5.8 Peripheral Neuropathy

VIGAFYDE is indicated for treatment in patients 1 month to 2 years of age [see Indications and Usage ( 1 )]. VIGAFYDE is not approved for use in adults. Vigabatrin causes symptoms of peripheral neuropathy in adults. Pediatric clinical trials were not designed to assess symptoms of peripheral neuropathy but observed incidence of symptoms based on pooled data from controlled pediatric studies appeared similar for pediatric patients on vigabatrin and placebo. In a pool of North American controlled and uncontrolled epilepsy studies, 4.2% (19/457) of vigabatrin patients developed signs and/or symptoms of peripheral neuropathy. In the subset of North American placebo-controlled epilepsy trials, 1.4% (4/280) of vigabatrin treated patients and no (0/188) placebo patients developed signs and/or symptoms of peripheral neuropathy. Initial manifestations of peripheral neuropathy in these trials included, in some combination, symptoms of numbness or tingling in the toes or feet, signs of reduced distal lower limb vibration or position sensation, or progressive loss of reflexes, starting at the ankles. Clinical studies in the development program were not designed to investigate peripheral neuropathy systematically and did not include nerve conduction studies, quantitative sensory testing, or skin or nerve biopsy. There is insufficient evidence to determine if development of these signs and symptoms was related to duration of vigabatrin treatment, cumulative dose, or if the findings of peripheral neuropathy were completely reversible upon discontinuation of vigabatrin.

5.9 Weight Gain

VIGAFYDE causes weight gain in pediatric patients.

Data pooled from randomized controlled trials in pediatric patients with a different indication found that 47% (77/163) of vigabatrin patients versus 19% (19/102) of placebo patients gained ≥7% of baseline body weight.

In all epilepsy trials, 0.6% (31/4855) of VIGAFYDE patients discontinued for weight gain. The long term effects of vigabatrin related weight gain are not known. Weight gain was not related to the occurrence of edema.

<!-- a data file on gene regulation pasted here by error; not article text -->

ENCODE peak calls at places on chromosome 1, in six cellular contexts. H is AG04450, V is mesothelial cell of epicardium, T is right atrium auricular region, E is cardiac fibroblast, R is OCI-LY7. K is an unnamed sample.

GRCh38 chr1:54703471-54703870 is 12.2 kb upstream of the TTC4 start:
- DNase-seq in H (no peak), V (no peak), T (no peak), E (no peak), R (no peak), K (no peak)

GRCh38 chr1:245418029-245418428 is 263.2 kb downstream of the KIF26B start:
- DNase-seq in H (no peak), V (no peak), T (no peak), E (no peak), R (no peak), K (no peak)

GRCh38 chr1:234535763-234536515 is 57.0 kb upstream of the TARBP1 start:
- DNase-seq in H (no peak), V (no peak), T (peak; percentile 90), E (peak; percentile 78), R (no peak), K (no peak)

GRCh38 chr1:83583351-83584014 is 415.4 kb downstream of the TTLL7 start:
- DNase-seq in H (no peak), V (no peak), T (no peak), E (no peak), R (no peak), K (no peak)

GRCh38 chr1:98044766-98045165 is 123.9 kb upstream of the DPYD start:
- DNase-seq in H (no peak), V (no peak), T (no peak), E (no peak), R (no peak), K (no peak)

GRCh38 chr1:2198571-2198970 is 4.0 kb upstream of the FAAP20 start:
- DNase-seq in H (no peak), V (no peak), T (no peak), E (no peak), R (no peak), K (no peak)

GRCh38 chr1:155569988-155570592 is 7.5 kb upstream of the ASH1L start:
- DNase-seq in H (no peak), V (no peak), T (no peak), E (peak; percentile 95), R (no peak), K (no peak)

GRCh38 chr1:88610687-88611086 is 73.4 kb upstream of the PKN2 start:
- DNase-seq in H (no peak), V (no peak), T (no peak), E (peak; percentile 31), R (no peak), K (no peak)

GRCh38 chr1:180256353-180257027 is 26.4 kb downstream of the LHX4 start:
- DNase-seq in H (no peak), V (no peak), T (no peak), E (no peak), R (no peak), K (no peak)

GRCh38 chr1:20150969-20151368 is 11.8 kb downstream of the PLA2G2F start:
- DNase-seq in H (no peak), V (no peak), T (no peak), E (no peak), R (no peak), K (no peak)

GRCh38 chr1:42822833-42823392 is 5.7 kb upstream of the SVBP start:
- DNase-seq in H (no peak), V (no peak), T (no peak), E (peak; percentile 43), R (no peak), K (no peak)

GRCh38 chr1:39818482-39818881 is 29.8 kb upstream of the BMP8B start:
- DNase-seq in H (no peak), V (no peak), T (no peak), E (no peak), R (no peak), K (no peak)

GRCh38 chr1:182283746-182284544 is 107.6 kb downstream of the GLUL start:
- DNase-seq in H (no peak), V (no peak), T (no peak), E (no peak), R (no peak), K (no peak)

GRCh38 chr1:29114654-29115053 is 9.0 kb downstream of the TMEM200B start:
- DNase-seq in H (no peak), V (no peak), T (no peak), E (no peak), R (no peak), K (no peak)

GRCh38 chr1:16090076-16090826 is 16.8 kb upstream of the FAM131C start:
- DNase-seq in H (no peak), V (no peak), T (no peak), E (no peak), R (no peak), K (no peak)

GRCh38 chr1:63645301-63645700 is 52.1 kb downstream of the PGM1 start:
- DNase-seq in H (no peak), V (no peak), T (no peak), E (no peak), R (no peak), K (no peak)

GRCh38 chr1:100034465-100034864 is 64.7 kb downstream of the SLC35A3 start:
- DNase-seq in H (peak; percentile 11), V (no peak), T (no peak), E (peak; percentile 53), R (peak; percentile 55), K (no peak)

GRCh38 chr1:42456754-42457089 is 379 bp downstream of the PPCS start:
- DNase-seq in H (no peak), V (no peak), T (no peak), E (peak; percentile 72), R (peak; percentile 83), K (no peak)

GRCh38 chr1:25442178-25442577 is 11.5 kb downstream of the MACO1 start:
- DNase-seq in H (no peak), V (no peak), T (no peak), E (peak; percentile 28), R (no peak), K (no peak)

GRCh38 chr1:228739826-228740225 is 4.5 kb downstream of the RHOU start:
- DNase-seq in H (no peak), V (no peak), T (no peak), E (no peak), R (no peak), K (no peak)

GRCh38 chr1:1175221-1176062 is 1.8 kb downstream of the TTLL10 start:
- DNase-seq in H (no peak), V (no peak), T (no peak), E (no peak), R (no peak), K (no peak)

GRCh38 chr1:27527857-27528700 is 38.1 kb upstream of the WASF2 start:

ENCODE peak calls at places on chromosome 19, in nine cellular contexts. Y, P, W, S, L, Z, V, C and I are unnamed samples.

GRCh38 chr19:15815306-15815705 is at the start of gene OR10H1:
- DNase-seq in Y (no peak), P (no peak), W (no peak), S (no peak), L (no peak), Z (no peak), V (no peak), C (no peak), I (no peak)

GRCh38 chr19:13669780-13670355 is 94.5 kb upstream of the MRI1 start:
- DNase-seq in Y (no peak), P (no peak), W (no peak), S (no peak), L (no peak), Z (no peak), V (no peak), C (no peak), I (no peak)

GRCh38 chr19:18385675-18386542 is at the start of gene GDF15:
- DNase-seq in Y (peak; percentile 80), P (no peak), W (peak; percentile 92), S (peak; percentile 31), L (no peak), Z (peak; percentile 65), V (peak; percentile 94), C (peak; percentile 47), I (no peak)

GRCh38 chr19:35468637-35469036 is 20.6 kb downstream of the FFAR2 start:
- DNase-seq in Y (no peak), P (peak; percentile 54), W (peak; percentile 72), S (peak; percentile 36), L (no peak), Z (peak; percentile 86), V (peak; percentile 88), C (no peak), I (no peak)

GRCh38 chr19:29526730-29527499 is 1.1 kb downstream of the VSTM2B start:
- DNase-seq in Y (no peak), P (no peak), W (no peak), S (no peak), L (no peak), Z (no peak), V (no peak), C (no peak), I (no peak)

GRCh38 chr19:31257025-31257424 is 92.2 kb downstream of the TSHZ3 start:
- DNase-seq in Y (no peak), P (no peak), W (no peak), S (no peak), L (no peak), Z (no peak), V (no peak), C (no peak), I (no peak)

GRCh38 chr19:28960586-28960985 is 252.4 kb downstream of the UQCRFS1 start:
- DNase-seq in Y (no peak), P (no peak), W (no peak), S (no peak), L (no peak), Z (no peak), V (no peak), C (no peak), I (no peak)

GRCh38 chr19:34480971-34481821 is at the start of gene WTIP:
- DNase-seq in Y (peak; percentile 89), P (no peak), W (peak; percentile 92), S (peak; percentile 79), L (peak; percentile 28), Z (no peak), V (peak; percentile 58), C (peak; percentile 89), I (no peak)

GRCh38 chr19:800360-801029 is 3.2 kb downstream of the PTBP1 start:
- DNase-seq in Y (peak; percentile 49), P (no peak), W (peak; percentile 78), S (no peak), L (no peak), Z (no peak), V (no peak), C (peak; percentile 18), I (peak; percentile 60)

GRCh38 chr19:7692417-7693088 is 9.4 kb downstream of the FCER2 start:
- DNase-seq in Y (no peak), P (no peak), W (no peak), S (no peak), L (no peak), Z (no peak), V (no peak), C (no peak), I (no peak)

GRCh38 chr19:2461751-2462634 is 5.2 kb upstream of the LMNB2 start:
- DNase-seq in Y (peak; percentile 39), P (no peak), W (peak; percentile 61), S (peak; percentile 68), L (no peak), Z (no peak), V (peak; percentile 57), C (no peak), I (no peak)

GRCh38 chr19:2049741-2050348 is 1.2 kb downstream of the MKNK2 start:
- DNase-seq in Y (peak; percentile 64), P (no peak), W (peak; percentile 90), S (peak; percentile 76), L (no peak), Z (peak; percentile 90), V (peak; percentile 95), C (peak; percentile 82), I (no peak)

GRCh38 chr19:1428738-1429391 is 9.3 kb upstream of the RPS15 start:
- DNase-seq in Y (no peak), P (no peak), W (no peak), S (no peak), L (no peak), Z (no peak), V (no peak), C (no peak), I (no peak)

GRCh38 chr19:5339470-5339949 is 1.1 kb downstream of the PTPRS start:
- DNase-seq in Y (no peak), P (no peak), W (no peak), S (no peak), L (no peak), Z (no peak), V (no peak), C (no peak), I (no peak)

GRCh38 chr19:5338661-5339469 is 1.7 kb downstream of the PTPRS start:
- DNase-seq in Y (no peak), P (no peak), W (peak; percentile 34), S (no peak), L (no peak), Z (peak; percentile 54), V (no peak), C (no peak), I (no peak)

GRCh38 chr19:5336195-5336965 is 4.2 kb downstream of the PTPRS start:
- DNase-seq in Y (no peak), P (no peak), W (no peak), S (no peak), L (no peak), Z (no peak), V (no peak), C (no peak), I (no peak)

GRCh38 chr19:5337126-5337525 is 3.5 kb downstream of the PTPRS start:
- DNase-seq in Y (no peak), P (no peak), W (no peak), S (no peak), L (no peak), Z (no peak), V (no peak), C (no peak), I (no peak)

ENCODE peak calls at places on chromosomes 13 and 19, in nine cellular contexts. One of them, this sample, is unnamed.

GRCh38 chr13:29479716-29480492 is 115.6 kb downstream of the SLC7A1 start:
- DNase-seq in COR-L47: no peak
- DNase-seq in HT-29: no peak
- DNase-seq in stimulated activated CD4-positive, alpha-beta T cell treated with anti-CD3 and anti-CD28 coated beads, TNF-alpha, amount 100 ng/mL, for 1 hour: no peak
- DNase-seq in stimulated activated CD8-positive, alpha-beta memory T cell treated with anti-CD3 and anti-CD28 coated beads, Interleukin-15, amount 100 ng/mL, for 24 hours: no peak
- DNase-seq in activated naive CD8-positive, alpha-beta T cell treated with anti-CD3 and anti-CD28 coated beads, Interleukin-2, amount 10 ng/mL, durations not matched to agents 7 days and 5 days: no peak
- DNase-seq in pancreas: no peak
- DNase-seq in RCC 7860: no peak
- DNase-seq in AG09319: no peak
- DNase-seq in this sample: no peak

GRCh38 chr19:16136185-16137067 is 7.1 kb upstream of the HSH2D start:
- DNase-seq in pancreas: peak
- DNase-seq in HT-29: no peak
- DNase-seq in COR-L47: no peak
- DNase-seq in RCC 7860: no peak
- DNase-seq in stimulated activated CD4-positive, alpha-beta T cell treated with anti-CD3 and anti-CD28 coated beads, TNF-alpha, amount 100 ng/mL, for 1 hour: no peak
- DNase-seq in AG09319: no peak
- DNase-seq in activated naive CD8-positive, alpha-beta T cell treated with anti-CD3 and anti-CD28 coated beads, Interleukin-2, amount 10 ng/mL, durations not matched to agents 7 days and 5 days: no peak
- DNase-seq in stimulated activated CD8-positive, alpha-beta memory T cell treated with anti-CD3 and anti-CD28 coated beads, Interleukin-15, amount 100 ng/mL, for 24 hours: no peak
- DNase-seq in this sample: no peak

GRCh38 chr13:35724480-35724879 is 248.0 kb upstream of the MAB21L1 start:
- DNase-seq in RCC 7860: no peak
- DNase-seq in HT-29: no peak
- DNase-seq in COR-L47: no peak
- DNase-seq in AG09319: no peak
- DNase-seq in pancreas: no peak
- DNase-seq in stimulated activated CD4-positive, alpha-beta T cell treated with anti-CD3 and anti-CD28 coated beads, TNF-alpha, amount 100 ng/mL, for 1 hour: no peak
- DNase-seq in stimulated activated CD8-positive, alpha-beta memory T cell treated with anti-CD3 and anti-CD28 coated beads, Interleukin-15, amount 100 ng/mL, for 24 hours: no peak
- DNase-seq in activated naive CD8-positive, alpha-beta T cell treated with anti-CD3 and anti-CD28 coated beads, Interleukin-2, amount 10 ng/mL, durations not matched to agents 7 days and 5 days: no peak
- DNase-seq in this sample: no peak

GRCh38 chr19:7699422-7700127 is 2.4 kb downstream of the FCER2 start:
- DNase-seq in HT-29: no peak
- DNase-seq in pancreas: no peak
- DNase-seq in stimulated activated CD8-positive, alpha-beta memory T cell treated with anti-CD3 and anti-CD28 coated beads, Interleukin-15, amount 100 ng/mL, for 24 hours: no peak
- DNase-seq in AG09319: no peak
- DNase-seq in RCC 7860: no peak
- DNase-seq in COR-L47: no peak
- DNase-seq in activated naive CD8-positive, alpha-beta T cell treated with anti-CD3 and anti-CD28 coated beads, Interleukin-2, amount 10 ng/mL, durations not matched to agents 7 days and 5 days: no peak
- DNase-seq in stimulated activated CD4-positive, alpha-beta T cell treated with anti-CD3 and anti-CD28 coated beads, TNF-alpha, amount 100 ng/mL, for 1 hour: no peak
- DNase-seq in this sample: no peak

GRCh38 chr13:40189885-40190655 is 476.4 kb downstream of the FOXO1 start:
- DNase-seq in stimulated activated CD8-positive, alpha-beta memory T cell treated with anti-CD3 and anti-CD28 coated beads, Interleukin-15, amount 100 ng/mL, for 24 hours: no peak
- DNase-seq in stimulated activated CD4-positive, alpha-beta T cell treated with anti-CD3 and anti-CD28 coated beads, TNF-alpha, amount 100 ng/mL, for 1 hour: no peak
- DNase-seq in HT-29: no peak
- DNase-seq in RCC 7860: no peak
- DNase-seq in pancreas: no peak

5.10 Edema

VIGAFYDE is approved for use in patients 1 month to 2 years of age [see Indications and Usage ( 1 )]. VIGAFYDE is not approved for use in adults. Vigabatrin causes edema in adults. Pediatric clinical trials were not designed to assess edema, but observed incidence of edema-based pooled data from controlled pediatric studies appeared similar for pediatric patients on vigabatrin and placebo.

Pooled data from controlled trials demonstrated increased risk among patients treated with vigabatrin powder for oral solution compared to placebo patients for peripheral edema (vigabatrin powder for oral solution 2%, placebo 1%), and edema (vigabatrin powder for oral solution 1%, placebo 0%). In these studies, one patient treated with vigabatrin powder for oral solution and no placebo patients discontinued for an edema related adverse event. In adults, there was no apparent association between edema and cardiovascular adverse events such as hypertension or congestive heart failure. Edema was not associated with laboratory changes suggestive of deterioration in renal or hepatic function.

5.11 Suicidal Behavior and Ideation with Unapproved Use in Adolescents and Adults